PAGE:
“Tarot cards only reflect the energy a person pumps up unconsciously from one’s inner-self,” Ms. Lee says.
This reporter grew up hearing that I was much like a mischievous boy and indeed, I was. Only that I was a girl. As an adult, people say that I am a very outgoing person.
To my surprise, both Eastern and Western fortune-tellers had similar results waiting for me. An Eastern fortune-telling method called Saju Palja compared me to a “stick of gold,” while Western Tarot cards saw me as “the chariot,” and my horoscope defined me as a person who “stands between the wind and Mars.” All three meant I was a stubborn girl with masculine characteristics.
Saju Palja, literally meaning the Four Pillars and Eight Characters, is a popular fortune-telling method in Asian countries, and the oldest. When Koreans talk about having their fortunes told, it is likely that they are talking about going to a saju fortune-teller. The four pillars are made up of the year, month, day and time you were born and the eight characters are from the Chinese characters derived from the “four pillars” defining your fate.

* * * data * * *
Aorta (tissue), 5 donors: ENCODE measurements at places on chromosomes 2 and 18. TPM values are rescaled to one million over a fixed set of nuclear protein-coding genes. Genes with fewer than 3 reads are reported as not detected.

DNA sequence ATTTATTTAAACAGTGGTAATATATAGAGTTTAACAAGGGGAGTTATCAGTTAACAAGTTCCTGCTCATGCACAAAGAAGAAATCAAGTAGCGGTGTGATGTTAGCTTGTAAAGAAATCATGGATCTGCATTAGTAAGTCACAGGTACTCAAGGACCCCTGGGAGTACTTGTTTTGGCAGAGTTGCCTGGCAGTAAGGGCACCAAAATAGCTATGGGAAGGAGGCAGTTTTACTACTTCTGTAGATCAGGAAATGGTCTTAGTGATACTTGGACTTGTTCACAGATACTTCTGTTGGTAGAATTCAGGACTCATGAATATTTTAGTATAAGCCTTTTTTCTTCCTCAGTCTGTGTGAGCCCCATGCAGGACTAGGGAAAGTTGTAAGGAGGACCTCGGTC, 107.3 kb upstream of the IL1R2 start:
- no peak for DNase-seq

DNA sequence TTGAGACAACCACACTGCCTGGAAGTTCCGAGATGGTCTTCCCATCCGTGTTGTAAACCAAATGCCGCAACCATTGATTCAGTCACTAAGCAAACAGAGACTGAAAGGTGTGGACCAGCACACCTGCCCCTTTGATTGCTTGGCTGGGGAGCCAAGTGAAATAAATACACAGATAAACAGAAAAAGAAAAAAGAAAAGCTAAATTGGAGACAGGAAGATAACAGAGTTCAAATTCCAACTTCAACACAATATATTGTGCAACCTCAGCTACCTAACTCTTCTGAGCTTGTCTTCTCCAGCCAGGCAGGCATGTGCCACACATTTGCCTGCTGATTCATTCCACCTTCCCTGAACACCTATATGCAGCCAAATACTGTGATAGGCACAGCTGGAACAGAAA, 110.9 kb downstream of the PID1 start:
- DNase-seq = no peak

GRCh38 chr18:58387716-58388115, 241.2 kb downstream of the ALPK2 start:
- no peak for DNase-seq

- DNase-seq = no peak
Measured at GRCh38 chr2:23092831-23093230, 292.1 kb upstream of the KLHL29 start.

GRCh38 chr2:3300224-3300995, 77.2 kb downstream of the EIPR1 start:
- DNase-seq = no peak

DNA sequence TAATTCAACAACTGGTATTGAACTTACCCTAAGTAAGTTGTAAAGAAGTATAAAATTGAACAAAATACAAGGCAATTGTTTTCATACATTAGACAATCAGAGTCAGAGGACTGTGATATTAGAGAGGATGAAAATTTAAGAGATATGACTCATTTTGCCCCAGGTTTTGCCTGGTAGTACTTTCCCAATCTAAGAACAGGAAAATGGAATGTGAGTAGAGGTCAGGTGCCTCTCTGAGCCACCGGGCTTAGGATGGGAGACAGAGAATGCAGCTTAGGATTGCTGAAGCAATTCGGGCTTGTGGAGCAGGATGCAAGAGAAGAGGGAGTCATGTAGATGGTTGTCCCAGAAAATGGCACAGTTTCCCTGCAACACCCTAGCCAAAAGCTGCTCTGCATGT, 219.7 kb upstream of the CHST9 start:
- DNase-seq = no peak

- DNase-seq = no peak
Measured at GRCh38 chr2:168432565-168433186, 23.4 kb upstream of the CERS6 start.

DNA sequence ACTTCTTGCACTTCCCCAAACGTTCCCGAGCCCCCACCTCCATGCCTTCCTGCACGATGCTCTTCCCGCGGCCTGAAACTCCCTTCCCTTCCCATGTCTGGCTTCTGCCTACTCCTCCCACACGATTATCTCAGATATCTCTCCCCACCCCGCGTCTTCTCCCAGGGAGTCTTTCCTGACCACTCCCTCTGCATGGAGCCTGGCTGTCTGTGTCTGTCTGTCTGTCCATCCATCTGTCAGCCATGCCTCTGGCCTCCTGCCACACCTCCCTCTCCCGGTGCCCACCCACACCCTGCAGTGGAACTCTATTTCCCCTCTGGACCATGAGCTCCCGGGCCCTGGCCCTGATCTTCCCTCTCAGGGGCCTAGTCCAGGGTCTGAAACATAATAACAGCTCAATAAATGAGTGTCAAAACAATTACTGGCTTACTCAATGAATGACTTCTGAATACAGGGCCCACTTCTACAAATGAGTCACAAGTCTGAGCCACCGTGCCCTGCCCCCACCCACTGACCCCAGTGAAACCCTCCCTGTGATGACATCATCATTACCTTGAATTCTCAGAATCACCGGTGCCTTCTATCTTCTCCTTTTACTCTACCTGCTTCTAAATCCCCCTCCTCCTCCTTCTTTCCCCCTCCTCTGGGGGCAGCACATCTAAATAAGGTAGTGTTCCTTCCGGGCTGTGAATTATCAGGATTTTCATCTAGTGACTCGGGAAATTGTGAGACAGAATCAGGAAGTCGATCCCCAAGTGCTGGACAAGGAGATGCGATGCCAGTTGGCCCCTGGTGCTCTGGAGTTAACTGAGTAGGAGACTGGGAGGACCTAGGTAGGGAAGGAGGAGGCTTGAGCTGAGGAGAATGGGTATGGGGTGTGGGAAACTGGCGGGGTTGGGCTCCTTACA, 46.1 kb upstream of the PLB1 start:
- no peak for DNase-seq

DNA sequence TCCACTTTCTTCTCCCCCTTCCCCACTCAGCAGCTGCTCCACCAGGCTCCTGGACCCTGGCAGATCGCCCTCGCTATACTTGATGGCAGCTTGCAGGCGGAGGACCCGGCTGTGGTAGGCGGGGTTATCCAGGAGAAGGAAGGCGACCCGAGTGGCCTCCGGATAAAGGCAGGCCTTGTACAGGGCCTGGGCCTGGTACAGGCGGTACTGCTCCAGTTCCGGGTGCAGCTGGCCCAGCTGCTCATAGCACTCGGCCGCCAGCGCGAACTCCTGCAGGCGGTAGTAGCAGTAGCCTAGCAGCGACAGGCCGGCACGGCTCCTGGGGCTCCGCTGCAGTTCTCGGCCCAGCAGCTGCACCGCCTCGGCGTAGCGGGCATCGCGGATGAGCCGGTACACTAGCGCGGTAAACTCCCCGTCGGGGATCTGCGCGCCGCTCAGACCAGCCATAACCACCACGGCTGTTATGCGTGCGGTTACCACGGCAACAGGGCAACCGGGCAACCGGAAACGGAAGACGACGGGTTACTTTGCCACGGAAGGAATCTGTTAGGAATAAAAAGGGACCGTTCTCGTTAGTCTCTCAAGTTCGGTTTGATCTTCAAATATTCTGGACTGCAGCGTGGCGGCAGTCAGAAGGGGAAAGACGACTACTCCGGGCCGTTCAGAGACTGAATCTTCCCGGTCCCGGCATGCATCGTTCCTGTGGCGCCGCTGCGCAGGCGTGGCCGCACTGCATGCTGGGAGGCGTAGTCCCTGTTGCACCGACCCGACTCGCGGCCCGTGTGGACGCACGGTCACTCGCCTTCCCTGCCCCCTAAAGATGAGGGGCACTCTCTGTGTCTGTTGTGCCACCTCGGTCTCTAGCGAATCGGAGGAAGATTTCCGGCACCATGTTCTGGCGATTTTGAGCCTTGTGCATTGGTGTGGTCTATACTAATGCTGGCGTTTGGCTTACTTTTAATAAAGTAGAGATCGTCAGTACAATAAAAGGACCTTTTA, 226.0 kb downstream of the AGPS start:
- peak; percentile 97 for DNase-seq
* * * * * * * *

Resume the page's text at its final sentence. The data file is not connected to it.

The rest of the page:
“Parents and the environment you grow up in can affect your palja,” said Mr. Song, the philosophy professor from Daejeon University. “Even if two people have the same saju, palja can always differ.” According to the Saju Palja method, I had the characteristics of gold and the seventh of the 10 signs of the heavens in the traditional lunar calendar. This meant I needed to be cautious of being too stubborn. The fortune-teller added that I would be particularly busy this year.
Mr. Song stressed luck was important too. Everyone’s luck changes every decade, he explained. “If saju were a car, luck would be a road,” he said.